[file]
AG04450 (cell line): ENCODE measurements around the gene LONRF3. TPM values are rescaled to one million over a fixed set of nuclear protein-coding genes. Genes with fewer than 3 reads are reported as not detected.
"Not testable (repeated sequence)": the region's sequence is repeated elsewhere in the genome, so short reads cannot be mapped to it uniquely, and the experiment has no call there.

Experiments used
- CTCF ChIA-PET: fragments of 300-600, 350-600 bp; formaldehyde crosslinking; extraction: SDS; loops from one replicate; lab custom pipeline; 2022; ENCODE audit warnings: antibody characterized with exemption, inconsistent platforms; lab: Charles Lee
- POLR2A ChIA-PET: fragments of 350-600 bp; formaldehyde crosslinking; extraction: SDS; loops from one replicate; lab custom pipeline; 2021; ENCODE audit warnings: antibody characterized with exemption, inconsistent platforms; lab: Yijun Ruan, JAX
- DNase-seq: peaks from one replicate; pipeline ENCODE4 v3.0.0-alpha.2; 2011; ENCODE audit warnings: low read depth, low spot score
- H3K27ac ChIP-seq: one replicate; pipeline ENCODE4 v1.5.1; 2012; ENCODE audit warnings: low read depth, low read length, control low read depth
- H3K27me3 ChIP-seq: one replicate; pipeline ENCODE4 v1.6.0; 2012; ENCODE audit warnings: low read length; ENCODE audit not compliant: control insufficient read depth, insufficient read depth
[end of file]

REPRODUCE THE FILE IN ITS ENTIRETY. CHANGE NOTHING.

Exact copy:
AG04450 (cell line): ENCODE measurements around the gene LONRF3. TPM values are rescaled to one million over a fixed set of nuclear protein-coding genes. Genes with fewer than 3 reads are reported as not detected.
"Not testable (repeated sequence)": the region's sequence is repeated elsewhere in the genome, so short reads cannot be mapped to it uniquely, and the experiment has no call there.

Experiments used
- CTCF ChIA-PET: fragments of 300-600, 350-600 bp; formaldehyde crosslinking; extraction: SDS; loops from one replicate; lab custom pipeline; 2022; ENCODE audit warnings: antibody characterized with exemption, inconsistent platforms; lab: Charles Lee
- POLR2A ChIA-PET: fragments of 350-600 bp; formaldehyde crosslinking; extraction: SDS; loops from one replicate; lab custom pipeline; 2021; ENCODE audit warnings: antibody characterized with exemption, inconsistent platforms; lab: Yijun Ruan, JAX
- DNase-seq: peaks from one replicate; pipeline ENCODE4 v3.0.0-alpha.2; 2011; ENCODE audit warnings: low read depth, low spot score
- H3K27ac ChIP-seq: one replicate; pipeline ENCODE4 v1.5.1; 2012; ENCODE audit warnings: low read depth, low read length, control low read depth
- H3K27me3 ChIP-seq: one replicate; pipeline ENCODE4 v1.6.0; 2012; ENCODE audit warnings: low read length; ENCODE audit not compliant: control insufficient read depth, insufficient read depth